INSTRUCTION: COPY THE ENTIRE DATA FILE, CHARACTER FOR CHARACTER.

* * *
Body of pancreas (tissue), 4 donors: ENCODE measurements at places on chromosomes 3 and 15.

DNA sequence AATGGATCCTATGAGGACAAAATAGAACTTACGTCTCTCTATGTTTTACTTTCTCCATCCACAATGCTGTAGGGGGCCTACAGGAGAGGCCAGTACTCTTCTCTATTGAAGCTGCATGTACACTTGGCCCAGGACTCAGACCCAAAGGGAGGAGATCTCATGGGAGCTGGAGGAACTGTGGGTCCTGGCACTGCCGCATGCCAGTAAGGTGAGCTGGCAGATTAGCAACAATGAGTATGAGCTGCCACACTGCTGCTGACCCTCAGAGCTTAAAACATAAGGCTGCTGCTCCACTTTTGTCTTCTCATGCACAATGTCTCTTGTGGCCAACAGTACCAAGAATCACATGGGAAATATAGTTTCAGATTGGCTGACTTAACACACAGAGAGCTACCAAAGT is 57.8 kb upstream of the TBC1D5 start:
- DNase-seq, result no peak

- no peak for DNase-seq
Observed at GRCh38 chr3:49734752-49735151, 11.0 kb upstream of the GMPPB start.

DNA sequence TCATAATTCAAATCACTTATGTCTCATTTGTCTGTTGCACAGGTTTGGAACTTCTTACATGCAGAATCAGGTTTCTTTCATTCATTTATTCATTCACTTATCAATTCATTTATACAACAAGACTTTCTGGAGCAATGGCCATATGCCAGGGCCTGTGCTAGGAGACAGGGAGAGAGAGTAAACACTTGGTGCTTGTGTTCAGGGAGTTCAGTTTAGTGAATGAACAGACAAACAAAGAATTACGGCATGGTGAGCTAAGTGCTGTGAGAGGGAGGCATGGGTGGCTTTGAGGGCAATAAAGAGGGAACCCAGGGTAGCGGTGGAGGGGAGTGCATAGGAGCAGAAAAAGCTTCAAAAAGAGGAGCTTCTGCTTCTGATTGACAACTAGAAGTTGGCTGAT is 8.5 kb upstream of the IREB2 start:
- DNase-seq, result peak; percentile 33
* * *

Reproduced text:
Body of pancreas (tissue), 4 donors: ENCODE measurements at places on chromosomes 3 and 15.

DNA sequence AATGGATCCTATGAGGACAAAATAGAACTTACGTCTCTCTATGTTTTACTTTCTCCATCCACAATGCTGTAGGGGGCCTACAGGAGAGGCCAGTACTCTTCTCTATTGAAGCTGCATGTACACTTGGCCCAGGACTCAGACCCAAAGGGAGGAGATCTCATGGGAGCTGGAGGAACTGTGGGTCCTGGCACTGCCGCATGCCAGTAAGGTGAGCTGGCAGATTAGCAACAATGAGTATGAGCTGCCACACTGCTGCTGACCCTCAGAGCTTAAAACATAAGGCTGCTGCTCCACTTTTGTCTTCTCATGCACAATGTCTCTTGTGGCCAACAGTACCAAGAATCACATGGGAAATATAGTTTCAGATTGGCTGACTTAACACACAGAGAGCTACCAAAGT is 57.8 kb upstream of the TBC1D5 start:
- DNase-seq, result no peak

- no peak for DNase-seq
Observed at GRCh38 chr3:49734752-49735151, 11.0 kb upstream of the GMPPB start.

DNA sequence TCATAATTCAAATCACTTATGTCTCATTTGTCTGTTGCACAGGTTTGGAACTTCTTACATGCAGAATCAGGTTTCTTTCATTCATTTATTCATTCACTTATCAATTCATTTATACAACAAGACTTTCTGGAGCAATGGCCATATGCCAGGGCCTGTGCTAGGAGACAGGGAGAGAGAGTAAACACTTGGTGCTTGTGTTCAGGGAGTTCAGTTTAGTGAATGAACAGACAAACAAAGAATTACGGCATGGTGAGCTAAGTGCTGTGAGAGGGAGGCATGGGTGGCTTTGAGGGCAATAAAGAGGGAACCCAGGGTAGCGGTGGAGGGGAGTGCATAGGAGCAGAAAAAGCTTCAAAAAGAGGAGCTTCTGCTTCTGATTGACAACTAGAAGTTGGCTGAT is 8.5 kb upstream of the IREB2 start:
- DNase-seq, result peak; percentile 33